Global Temperature Update

NASA has released their estimate for global temperature this May of 2016. It came in at 0.93 °C, the hottest May on record, and the latest 12-month running mean is also the hottest on record:


The year-so-far average global temperature is a whopping 1.15 °C, well above the hottest full calendar year we’ve yet seen, 2015’s record-breaking 0.86 °C.


Despite breaking the month-of-May record and the 12-month record and the year-so-far being so much hotter than any previous full calendar year, May was cooler (anomaly-wise) than the prior seven months:


It seems that the extreme warming influence of the recent el Niño is subsiding. We may even enter la Niña conditions, with its resultant temperature cooling. This leads one to wonder: when 2016 draws to a close, will it have broken the 2015 record warmth for a calendar year?

To do so, global temperature will have to average 0.653 or higher during the remaining 7 months of the year. I estimate that the trend value is presently 0.798 °C, so if global temperature is on trend for the remainder of the year then yes, we’ll set a new record. But if a strong la Niña ensues, we could see temperatures well below the trend value. Hence it’s possible that the rest of the year will be cool enough that 2016 won’t break the record.

I would say it’s likely that 2016 will set a new record, but by no means a sure thing. Record-breaker or no, what matters is the trend; there’s no doubt that’s still upward, and no doubt that spells trouble for those of us who live here on planet Earth.

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15 responses to “Global Temperature Update

  1. Thanks for that, Tamino. Does anyone know the last time the last 7 months of a year averaged less that 0.653C above baseline?

    [Response: April-to-October 2013 (using NASA GISS).]

  2. Potty peer Monckton rejoices: No global warming for 3 months and counting!

  3. May was cooler than the prior seven months in Gistemp loti but not in Gistemp dTs. It is the SST that push down May below the October value.
    The 12-month running mean will likely continue to increase slightly through the summer, peaking in August or possibly September. I don’t think the rest of the year will be too cold, with the ENSO forecasts suggesting a la Nina “light”.

    • Maybe I’m deceiving myself, but it looks like June PDO, and maybe even June AMO, could be warmer than May’s numbers. If these indexes stay high, that could buffer a La Nina event. Maybe… a 2017 La Nina year that makes the Top-5 warmest years? Is that possible?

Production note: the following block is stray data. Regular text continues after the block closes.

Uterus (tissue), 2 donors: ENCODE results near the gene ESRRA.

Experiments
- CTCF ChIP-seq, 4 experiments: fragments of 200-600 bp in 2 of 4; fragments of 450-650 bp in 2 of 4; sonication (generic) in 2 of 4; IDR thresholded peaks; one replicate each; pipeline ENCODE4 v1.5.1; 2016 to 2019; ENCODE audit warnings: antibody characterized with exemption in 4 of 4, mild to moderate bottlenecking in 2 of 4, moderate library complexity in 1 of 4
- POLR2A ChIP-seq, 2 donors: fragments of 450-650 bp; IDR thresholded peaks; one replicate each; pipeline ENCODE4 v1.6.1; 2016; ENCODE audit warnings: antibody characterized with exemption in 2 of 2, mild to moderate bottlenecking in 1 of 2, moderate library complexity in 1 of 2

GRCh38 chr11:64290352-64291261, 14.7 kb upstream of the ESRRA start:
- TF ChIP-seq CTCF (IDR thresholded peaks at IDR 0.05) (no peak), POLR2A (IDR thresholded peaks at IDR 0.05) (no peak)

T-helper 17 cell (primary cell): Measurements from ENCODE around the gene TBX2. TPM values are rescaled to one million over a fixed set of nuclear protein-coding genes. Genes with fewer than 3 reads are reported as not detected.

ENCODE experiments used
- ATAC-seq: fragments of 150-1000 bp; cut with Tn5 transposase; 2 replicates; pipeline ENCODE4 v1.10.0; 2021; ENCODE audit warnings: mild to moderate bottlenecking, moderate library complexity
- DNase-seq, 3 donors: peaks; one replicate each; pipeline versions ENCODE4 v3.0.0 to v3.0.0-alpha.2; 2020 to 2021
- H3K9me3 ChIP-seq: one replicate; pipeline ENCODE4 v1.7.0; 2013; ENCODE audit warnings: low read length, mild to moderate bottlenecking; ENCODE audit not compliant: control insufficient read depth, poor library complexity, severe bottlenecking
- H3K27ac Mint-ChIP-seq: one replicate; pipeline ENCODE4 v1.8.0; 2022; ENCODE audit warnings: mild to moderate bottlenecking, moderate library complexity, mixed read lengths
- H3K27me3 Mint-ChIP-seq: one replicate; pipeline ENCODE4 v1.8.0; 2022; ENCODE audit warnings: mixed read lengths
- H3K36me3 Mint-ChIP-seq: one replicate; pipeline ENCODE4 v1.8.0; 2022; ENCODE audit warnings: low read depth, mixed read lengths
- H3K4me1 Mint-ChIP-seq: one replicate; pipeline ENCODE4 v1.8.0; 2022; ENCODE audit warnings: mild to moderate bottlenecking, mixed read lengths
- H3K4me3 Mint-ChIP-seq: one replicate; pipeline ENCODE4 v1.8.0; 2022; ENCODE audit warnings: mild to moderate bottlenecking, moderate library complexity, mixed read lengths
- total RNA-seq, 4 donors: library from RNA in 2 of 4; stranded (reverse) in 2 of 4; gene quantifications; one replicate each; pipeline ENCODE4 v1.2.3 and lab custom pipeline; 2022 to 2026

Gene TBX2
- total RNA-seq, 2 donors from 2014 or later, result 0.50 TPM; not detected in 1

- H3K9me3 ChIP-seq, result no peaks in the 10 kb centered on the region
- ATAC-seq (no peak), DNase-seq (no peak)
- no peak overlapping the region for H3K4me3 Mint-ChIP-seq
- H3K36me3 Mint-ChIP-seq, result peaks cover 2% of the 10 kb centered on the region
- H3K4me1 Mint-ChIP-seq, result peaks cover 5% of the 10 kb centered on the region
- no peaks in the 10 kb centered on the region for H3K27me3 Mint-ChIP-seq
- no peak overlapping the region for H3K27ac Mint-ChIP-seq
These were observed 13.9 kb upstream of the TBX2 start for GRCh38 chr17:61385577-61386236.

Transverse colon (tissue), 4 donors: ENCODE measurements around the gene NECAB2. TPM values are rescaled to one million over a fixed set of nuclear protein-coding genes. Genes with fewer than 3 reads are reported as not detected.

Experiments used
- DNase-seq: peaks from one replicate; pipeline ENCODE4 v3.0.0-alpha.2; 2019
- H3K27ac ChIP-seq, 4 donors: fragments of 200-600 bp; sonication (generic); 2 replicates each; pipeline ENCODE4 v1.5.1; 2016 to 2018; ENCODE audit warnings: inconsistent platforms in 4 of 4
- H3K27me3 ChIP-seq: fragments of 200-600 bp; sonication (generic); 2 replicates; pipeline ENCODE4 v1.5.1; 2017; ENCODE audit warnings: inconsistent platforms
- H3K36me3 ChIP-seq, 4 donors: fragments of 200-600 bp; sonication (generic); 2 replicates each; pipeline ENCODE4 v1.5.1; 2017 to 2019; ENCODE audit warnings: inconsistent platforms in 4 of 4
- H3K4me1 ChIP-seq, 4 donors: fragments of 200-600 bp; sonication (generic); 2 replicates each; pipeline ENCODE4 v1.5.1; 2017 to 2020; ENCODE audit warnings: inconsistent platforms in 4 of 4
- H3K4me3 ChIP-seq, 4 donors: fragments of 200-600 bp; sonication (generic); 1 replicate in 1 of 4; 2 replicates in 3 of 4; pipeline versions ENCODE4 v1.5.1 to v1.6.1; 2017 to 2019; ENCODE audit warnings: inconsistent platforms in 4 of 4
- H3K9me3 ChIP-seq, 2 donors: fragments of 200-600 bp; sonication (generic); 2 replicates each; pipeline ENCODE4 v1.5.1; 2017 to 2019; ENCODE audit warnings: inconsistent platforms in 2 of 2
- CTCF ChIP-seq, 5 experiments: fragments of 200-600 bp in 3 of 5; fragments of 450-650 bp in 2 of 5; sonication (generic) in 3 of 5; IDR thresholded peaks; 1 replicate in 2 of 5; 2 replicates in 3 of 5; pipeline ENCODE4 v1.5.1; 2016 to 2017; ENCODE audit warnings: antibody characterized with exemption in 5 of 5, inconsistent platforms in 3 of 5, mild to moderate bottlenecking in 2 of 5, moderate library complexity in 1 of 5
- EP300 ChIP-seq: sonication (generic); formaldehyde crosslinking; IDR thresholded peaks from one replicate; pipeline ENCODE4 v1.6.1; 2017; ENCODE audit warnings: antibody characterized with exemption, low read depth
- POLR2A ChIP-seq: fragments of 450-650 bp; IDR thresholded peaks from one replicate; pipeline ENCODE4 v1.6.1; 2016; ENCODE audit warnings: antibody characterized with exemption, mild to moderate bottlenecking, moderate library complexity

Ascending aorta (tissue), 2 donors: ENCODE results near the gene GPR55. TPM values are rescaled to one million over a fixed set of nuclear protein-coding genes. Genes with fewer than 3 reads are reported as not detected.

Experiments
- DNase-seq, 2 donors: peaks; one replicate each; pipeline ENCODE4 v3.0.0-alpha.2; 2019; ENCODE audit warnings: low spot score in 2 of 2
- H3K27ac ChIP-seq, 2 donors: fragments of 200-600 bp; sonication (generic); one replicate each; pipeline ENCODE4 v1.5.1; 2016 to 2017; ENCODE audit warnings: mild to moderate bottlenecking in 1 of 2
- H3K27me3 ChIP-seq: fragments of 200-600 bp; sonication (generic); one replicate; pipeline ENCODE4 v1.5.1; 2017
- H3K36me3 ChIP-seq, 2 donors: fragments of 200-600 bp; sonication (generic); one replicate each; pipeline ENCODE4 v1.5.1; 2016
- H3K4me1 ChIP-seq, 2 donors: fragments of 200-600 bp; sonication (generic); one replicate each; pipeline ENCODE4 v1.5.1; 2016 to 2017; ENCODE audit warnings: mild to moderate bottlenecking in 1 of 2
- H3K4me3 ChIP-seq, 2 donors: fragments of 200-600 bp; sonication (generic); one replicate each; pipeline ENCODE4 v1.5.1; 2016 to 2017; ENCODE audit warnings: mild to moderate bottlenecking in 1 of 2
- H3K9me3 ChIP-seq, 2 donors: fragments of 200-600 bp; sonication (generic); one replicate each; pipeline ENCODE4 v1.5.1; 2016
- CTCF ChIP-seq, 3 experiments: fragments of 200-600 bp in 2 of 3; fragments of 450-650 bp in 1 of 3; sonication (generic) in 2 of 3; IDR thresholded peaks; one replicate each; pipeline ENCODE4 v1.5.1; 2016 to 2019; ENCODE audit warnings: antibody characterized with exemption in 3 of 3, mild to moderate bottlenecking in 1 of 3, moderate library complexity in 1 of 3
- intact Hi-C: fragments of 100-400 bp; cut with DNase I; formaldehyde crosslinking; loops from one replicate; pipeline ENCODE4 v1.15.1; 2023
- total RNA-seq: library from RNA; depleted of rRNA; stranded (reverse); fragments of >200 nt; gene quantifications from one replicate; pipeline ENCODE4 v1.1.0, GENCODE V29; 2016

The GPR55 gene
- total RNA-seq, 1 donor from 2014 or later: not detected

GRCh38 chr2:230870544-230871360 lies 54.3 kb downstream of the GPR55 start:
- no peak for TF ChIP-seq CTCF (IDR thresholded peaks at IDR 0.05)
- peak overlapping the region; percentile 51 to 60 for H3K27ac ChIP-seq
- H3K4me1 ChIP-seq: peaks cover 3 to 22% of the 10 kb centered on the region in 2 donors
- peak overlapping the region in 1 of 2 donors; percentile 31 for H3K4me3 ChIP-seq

• Strange things are happening in the Nino regions right now:

        If the Nino 3.4 index were a security, a technical analyst would likely say that the index has support at the zero level. This is quite unlike 1998 when Nino 3.4 fell steeply trough the floor in the beginning of June.

        Anyway, it doesnt matter if next year will be neutral, weak la Nina, or strong la Nina. The year will probably be the warmest of its kind, unless there is a big volcanic eruption..

      • Christian John

        Olof R,

        Not so strange as you think, i reported the possibility of this increase on 3.06. :,3195513,3216170#msg-3216170 (but is in German)

        PS: Anomaly will go down now, because of stronger trade winds

  4. Thanks Tamino. I’m sticking with my prediction that the year will be 0.94°C above the 1951-80 baseline in the GISS dataset. I believe that, despite the probable La Nina, 2016 will be the warmest year on record.

  5. I would be very interested to see how the chart above compares to predictions made over the last 30 years. Who did well and why?

  6. The annual temperature anomalies do appear to act as the authoritative measure of global warming so we can expect that the final average for 2016 is going to be bandied about by all.
    As the ENSO will play a big part in the outcome, a comparison with 1997/98 may be worth a look for our predictions. There is a lag between ENSO (as portrayed by MEI) and its impact on global temperature – 4 months for GISTEMPS (which is longer than for HadCRUT or NOAA) according to a Foster & Rahmstprf (2011). Further, it will only be the last few months of the year before MEI turns negative. (ESRL have just posted MEI for Apr/May with the first sign of serious drop from El Nino conditions). So if there were a sharp La Nina in coming months, it won’t have much influence on the 2016 global temperature figure.
    In 1997/98 GISTEMP rose 0.15ºC from 1997 to 1998 with Jan-May seeing an average 0.21ºC over the pervious year & Jun-Dec a 0.11ºC average increase. With the 2015/16 El Nino, GISTEMP has risen 0.29ºC from 2015 to the 2016 Jan-May average. For 2016 to come in below the +0.860ºC average of 2015, we would need a drop of 0.2ºC for the Jun-Dec average below the 2015 average. Even the trend value for those remaining month average involves a drop on 2015 of 0.06ºC. Yet the 1997/98 EL Nino had that rise of 0.11ºC which suggests an average for the remainder of 2016 at +0.97ºC. That’s warmer than the most recent anomaly for May.
    Of course, not all EL Ninos are the same so we may be asking too much of 1997/98 as a rough guide for 2015/16.

  7. JMA have posted 2nd warmest May, by a little bit in that series.